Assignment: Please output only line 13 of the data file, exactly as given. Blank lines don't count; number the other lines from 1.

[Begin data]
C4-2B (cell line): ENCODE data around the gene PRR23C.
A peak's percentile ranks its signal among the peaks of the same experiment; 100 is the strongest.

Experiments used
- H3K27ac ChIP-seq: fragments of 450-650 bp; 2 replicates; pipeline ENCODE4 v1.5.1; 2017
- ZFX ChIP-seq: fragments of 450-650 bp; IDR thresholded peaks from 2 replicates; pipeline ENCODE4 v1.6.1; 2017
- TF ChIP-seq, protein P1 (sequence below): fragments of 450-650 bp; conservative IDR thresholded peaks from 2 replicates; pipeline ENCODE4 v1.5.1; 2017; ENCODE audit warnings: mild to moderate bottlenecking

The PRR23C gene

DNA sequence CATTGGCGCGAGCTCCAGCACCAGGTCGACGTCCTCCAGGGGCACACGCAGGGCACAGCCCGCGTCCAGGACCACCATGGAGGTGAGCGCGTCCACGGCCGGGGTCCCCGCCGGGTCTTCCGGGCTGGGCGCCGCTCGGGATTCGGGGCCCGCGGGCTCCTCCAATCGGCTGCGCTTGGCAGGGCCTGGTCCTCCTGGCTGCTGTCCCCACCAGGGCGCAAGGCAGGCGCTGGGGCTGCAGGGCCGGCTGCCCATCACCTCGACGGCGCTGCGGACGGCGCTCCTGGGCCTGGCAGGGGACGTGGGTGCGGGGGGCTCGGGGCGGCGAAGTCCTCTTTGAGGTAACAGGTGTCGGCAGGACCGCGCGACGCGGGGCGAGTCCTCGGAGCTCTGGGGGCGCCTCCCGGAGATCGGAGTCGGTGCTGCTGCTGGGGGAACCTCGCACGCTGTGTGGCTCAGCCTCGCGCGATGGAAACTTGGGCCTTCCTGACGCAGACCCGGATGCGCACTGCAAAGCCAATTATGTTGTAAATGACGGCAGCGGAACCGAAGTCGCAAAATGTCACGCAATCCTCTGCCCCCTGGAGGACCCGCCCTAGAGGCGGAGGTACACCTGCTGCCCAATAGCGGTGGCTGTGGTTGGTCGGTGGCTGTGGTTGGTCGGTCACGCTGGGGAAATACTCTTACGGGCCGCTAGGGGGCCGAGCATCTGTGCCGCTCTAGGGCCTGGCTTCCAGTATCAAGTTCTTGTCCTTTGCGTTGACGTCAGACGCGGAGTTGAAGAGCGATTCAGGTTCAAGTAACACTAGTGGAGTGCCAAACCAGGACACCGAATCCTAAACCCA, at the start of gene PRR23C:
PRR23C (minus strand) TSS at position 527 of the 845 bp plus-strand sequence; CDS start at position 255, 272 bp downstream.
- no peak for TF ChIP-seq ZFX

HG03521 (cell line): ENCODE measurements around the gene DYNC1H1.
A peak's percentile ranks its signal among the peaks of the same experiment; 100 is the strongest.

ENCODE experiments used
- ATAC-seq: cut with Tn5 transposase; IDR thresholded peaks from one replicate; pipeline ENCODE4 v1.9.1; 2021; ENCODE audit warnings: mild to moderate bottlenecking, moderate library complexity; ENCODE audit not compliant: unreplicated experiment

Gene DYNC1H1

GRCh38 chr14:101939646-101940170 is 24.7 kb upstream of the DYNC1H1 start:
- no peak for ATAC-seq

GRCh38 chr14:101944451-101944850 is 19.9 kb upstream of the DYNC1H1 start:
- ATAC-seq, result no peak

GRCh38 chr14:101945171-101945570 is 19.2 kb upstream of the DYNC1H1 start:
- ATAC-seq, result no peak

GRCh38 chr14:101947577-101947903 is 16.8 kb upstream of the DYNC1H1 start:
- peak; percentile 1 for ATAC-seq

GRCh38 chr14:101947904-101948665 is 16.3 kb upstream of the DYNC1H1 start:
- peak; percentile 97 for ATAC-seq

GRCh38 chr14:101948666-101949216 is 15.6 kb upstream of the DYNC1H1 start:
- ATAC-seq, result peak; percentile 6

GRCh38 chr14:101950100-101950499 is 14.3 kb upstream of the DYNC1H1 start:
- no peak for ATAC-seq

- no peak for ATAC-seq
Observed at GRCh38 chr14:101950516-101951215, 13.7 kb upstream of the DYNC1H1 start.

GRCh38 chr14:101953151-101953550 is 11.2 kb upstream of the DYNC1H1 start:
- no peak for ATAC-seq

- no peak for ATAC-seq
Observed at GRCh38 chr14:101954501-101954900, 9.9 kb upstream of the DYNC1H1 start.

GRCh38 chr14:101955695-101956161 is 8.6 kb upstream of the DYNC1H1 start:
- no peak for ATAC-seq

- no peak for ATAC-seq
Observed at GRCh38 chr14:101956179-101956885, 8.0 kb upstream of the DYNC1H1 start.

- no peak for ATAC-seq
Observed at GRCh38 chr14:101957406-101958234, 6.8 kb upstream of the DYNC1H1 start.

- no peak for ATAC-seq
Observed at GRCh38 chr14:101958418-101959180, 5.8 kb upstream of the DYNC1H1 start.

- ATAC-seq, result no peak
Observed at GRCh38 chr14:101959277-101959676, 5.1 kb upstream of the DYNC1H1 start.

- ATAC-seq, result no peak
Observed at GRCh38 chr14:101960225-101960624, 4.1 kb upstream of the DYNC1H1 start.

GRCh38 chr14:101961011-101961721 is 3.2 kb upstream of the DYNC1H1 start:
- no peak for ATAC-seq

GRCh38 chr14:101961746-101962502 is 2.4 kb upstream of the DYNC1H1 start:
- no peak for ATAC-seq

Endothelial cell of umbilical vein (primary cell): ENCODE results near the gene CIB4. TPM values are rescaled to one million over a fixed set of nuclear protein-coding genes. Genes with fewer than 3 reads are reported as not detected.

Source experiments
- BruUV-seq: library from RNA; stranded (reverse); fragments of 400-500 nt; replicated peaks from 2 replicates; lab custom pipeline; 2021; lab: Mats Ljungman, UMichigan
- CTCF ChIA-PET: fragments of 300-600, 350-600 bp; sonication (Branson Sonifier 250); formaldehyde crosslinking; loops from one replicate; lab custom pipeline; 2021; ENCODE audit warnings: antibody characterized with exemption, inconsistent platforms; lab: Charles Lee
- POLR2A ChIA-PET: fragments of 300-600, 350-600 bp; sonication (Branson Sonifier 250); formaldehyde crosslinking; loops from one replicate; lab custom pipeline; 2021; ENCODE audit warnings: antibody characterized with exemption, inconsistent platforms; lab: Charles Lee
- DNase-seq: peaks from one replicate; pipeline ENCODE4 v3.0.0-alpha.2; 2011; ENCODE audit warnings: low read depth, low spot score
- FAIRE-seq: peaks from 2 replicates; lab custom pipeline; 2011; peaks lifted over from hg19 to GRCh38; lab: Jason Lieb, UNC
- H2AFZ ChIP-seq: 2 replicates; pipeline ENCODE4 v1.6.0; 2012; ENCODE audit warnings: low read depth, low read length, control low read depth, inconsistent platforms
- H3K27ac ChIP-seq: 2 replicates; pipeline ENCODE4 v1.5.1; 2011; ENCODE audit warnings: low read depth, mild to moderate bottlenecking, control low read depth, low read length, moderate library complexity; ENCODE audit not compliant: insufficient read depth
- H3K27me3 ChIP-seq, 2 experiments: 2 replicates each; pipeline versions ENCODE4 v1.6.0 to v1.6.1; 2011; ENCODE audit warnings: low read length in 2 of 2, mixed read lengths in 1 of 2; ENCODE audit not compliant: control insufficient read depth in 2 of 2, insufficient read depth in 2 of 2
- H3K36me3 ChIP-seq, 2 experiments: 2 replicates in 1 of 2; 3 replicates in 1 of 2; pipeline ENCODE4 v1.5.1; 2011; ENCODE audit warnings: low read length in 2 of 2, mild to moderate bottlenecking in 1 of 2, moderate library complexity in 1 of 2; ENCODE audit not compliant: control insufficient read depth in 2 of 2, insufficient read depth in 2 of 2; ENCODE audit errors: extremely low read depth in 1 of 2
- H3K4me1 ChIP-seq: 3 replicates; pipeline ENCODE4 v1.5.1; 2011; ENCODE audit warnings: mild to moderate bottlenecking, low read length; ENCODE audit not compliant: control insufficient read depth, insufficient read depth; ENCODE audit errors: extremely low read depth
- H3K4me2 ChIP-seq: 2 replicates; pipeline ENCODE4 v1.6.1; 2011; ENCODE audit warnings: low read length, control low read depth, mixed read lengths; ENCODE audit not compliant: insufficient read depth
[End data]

ENCODE experiments used